There’s nothing like washing away road grime and shining up your truck after the latest run. It’s also the perfect time for some wheel-end care so you can roll safely along the highways. With regular inspections, basic preventive maintenance, and the right decisions in the garage, fleets and owner-operators can avert brake-related issues that can cause major headaches down the road.
The standard walk-around pre- and post-trip inspection is a valuable tool for taking notice of potential problems like loose hoses, damaged or corroded air chambers, or broken pushrods. If you have air disc brakes (ADBs), then look for cuts or tears on the protective boots.
When the truck’s in the shop, take the time to measure the chamber stroke at each drum-braked wheel-end to ensure proper brake adjustment. We typically recommend checking the distance from the chamber to the pin with the brakes released, then again after a full brake application. The difference between the two is the chamber stroke – wheel-ends beyond the maximum allowable stroke are considered out of adjustment, which impacts both performance and compliance.
Brake stroke is part of the roughly 4 million inspections conducted every year by the Commercial Vehicle Safety Alliance roadside inspection blitzes, and vehicles that have too many wheel-ends out of adjustment can be placed out of service for the violation. It’s worth noting that air disc brakes have an internal self-adjuster that can help lower the risk of brakes being found out of adjustment during an inspection.
Get the Friction Facts
Examine your brake friction couple, the matched pad and rotor combination that’s OEM-engineered for optimal performance, too. You’re looking for good condition – no severe cracks or significant chipping, and no oil or grease contamination – and making sure the pads meet the minimum thickness required for safe operation. Check air disc brake rotors for warping, wear, or cracking, and inspect drums for leopard spotting.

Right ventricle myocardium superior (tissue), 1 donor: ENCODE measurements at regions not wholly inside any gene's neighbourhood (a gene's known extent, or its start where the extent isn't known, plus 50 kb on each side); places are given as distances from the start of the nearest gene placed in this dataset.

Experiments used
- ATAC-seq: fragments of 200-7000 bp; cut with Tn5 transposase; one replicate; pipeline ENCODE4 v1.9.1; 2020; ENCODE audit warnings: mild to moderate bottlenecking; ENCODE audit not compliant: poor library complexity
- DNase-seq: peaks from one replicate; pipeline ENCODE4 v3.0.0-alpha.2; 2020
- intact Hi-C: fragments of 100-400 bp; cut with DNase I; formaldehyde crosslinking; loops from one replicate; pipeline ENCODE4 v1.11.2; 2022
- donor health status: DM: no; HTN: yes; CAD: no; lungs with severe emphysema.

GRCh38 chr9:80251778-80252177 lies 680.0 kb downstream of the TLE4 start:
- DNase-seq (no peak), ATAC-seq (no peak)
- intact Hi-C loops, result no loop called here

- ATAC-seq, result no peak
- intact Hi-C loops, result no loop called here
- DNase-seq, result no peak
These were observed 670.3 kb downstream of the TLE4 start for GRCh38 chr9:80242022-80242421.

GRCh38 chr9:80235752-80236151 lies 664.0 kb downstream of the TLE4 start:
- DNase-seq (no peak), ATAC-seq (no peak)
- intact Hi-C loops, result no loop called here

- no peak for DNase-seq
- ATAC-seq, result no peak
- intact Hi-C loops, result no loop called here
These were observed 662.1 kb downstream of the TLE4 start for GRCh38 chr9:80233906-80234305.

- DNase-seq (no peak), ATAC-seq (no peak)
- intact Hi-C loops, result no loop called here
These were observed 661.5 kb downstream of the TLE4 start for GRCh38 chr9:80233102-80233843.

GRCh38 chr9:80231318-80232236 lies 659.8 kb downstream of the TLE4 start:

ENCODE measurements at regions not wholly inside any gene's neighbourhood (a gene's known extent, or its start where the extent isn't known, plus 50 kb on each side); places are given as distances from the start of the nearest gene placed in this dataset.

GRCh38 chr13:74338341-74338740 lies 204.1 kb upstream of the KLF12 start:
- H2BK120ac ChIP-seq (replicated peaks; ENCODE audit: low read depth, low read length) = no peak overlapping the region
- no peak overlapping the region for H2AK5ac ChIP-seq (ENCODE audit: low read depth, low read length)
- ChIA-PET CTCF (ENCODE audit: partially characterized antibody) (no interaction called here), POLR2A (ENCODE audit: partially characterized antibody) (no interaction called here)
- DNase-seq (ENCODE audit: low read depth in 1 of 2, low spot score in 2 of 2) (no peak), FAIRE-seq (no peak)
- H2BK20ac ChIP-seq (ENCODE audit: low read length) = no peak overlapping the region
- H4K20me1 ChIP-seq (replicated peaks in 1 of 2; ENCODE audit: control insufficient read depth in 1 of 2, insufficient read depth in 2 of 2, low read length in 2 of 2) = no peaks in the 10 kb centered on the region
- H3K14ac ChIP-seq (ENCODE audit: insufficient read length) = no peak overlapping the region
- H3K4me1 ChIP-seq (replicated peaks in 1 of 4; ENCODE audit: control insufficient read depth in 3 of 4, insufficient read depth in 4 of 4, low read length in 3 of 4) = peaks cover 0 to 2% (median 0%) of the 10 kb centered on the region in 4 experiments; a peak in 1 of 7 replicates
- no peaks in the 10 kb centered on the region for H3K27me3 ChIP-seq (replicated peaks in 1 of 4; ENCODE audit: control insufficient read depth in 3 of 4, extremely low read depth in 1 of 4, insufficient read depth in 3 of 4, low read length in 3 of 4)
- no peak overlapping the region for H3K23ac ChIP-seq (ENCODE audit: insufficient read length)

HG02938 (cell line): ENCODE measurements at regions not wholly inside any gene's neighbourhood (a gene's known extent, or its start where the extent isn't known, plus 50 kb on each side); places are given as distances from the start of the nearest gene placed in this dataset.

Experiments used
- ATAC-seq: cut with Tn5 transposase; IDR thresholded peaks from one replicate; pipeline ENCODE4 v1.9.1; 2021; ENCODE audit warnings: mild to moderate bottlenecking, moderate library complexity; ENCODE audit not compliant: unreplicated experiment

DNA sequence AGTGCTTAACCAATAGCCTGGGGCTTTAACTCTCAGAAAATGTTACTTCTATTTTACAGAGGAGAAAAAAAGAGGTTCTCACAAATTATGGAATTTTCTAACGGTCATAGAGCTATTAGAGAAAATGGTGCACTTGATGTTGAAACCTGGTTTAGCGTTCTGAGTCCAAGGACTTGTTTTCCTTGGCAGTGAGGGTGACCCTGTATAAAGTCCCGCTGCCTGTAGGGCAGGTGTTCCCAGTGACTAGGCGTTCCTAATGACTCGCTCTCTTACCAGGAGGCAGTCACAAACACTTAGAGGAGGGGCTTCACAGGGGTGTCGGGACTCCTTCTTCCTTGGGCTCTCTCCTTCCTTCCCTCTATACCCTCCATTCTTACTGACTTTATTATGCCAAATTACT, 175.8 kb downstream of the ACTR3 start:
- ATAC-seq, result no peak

If it’s time to replace any of your brake pads or shoes, then remember that not all aftermarket replacements will actually perform to the reduced stopping distance (RSD) regulatory standard, even if they’re marketed as “acceptable.” Do your homework, particularly when it comes to friction temperature ratings. We recommend replacing original equipment manufacturer (OEM) friction like-for-like in order to maintain performance and compliance.
If you’ve made the investment in air disc brakes, for instance, then you don’t want to lose their OEM stopping distance and reliability advantages with inferior friction. Check to see if there is an ADB replacement pad that’s designed for your application, as this will help support longer service life, safety, and optimal performance.
Similarly, if you’re replacing drum brake shoes, then you can either choose service new or look to remanufactured shoes that have been coined back to their OEM-engineered shape, rather than those that have simply been relined with new friction. Braking puts a lot of stress on shoes, and, over time, the extreme force and temperature changes of even normal use distorts the shoe. Putting new friction on a twisted or warped shoe can lead to reduced stopping power and uneven or premature brake wear.
You’ll also want to make sure any new friction meets the new copper regulations that took effect earlier this year. Most Bendix friction materials have been compliant with these new requirements for a long time, but some older aftermarket pads may still be out there, so be mindful.
Keeping your braking systems in good operating condition doesn’t have to be difficult – and if you do find yourself in need of some expert advice, then get in touch with the Bendix team at 1-800-AIR-BRAKE. We’re always glad to help you stay on the road and rolling safely through all seasons.
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